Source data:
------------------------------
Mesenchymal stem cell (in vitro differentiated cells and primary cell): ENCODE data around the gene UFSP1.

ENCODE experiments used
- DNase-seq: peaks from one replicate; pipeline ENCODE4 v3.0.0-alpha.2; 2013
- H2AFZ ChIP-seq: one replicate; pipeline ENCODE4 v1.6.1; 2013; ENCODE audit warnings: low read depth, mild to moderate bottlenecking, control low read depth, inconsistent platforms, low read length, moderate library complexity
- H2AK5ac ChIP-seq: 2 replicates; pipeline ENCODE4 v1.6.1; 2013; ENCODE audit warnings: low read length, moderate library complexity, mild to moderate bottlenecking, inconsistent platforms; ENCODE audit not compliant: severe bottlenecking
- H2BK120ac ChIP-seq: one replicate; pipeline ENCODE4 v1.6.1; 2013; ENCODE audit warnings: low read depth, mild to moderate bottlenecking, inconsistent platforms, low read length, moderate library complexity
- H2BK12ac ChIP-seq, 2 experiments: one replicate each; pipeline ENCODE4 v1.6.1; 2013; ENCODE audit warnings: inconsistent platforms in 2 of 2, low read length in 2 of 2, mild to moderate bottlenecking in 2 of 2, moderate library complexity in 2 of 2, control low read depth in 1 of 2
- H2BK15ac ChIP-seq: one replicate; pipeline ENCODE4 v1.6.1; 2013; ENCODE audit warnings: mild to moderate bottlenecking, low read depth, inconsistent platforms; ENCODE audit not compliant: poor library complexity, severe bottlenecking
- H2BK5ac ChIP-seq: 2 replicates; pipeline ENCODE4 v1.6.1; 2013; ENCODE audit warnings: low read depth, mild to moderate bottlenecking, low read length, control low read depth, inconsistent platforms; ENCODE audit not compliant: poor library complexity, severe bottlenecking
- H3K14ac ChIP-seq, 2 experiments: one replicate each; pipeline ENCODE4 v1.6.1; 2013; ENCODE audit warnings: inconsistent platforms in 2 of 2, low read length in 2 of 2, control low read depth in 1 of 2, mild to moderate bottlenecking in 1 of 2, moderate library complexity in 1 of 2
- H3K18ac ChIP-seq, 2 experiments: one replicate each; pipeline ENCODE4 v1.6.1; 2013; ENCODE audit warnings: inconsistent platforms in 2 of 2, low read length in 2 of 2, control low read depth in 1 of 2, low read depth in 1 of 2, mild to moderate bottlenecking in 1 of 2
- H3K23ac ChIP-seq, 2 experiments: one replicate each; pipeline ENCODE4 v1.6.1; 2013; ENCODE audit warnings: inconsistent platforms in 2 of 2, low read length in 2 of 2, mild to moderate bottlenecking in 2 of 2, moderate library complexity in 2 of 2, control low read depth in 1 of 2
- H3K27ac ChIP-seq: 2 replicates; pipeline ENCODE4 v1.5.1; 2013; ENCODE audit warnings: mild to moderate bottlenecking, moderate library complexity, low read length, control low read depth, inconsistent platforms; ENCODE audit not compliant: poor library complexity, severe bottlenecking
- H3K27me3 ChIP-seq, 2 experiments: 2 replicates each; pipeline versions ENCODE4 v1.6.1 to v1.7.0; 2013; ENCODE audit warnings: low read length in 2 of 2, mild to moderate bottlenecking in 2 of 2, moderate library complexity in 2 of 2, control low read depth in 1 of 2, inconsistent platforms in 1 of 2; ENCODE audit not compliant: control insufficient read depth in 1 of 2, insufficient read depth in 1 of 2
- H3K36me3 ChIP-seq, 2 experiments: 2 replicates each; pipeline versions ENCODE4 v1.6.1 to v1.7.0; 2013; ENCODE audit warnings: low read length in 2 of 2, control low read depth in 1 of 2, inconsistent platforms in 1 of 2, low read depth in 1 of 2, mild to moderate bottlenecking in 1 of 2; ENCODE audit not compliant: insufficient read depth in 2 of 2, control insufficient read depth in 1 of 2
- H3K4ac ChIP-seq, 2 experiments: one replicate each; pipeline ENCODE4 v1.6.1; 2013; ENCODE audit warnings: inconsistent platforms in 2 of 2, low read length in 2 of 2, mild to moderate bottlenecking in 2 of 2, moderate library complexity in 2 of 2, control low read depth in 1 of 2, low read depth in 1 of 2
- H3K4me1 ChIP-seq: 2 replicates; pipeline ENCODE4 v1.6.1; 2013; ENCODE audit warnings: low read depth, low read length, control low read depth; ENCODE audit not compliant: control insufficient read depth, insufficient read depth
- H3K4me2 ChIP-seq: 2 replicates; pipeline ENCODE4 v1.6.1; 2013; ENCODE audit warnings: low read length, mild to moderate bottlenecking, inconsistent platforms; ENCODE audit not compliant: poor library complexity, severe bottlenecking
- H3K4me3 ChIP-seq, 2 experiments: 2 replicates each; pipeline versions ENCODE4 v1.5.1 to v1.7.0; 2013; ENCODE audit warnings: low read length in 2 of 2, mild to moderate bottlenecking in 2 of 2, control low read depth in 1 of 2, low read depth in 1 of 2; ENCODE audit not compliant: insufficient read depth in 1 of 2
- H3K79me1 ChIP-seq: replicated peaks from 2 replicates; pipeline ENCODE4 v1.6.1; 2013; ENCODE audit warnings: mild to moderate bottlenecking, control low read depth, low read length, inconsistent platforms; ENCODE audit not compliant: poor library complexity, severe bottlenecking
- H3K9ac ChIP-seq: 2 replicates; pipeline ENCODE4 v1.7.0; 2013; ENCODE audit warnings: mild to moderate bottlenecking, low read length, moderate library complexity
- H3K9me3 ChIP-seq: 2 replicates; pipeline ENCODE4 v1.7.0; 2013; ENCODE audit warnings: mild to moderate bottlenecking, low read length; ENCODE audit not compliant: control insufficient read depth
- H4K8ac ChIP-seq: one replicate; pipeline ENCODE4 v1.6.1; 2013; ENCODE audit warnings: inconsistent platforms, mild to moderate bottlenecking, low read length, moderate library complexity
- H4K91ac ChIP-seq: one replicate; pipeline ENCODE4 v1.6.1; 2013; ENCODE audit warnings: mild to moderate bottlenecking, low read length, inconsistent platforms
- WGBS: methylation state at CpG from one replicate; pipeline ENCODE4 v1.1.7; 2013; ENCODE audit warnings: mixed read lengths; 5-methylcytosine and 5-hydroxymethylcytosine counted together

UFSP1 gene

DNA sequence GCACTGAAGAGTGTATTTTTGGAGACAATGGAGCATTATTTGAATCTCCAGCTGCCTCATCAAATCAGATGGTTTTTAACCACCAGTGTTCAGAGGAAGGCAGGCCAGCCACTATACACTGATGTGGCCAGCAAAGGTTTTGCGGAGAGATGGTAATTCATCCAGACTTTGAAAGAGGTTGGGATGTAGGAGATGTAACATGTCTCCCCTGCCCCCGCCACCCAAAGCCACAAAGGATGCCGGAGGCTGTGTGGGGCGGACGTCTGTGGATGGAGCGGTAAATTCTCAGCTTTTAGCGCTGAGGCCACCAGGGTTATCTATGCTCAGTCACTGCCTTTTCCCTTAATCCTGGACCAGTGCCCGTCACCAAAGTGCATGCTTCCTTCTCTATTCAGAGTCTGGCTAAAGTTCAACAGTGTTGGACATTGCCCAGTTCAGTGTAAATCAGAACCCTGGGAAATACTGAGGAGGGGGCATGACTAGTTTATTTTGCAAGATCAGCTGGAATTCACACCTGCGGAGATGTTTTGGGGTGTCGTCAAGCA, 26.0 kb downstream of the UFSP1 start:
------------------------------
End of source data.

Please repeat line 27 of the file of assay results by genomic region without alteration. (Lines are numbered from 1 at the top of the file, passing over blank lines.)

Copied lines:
DNA sequence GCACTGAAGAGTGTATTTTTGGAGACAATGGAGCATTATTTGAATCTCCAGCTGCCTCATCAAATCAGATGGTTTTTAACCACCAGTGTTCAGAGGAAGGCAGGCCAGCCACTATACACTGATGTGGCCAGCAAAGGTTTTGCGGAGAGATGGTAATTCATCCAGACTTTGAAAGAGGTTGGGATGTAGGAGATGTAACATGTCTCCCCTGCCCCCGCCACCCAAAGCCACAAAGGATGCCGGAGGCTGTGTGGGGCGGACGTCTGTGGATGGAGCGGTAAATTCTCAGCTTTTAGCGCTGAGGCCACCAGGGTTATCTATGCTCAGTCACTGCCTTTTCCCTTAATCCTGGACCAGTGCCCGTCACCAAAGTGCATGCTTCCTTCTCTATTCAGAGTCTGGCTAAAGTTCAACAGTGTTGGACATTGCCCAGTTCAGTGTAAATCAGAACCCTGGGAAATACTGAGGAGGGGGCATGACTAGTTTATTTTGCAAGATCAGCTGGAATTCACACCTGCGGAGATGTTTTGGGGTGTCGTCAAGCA, 26.0 kb downstream of the UFSP1 start: